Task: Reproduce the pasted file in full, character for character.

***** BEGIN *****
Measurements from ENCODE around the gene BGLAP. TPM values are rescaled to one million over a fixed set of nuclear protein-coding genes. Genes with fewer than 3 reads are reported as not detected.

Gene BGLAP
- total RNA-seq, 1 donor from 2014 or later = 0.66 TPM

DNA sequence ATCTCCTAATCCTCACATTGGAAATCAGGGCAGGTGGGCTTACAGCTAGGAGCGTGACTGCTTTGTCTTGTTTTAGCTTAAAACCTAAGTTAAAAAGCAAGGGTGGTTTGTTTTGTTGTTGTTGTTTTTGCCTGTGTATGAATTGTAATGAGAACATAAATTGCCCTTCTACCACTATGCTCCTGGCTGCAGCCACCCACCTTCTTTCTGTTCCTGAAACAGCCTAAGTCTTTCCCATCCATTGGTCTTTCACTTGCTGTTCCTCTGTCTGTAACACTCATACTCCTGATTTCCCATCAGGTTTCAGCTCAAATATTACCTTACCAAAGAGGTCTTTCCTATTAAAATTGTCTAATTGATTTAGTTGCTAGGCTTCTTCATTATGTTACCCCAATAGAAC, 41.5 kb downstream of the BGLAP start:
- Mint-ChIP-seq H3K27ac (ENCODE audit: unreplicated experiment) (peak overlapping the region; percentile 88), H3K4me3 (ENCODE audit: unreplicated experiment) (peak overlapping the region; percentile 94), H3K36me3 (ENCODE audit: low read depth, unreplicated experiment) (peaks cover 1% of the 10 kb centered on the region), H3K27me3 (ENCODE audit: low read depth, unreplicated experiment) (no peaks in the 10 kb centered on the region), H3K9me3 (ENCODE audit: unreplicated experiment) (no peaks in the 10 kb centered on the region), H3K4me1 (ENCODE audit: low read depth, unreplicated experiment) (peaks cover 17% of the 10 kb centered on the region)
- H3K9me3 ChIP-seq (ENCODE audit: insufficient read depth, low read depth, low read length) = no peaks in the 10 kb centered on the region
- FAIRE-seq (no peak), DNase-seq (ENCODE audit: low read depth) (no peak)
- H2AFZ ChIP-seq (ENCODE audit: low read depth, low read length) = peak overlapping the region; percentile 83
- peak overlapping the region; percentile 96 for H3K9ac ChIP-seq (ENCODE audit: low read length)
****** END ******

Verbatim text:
Measurements from ENCODE around the gene BGLAP. TPM values are rescaled to one million over a fixed set of nuclear protein-coding genes. Genes with fewer than 3 reads are reported as not detected.

Gene BGLAP
- total RNA-seq, 1 donor from 2014 or later = 0.66 TPM

DNA sequence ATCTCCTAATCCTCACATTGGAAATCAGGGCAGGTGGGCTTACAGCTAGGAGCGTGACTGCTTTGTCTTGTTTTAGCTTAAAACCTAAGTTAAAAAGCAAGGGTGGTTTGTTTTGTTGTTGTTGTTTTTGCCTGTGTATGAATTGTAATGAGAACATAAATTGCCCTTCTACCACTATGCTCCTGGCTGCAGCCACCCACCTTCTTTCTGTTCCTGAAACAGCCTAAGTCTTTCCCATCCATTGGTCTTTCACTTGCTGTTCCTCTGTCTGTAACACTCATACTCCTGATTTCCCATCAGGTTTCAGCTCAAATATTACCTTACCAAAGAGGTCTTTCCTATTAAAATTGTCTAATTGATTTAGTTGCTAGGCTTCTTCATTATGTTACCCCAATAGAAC, 41.5 kb downstream of the BGLAP start:
- Mint-ChIP-seq H3K27ac (ENCODE audit: unreplicated experiment) (peak overlapping the region; percentile 88), H3K4me3 (ENCODE audit: unreplicated experiment) (peak overlapping the region; percentile 94), H3K36me3 (ENCODE audit: low read depth, unreplicated experiment) (peaks cover 1% of the 10 kb centered on the region), H3K27me3 (ENCODE audit: low read depth, unreplicated experiment) (no peaks in the 10 kb centered on the region), H3K9me3 (ENCODE audit: unreplicated experiment) (no peaks in the 10 kb centered on the region), H3K4me1 (ENCODE audit: low read depth, unreplicated experiment) (peaks cover 17% of the 10 kb centered on the region)
- H3K9me3 ChIP-seq (ENCODE audit: insufficient read depth, low read depth, low read length) = no peaks in the 10 kb centered on the region
- FAIRE-seq (no peak), DNase-seq (ENCODE audit: low read depth) (no peak)
- H2AFZ ChIP-seq (ENCODE audit: low read depth, low read length) = peak overlapping the region; percentile 83
- peak overlapping the region; percentile 96 for H3K9ac ChIP-seq (ENCODE audit: low read length)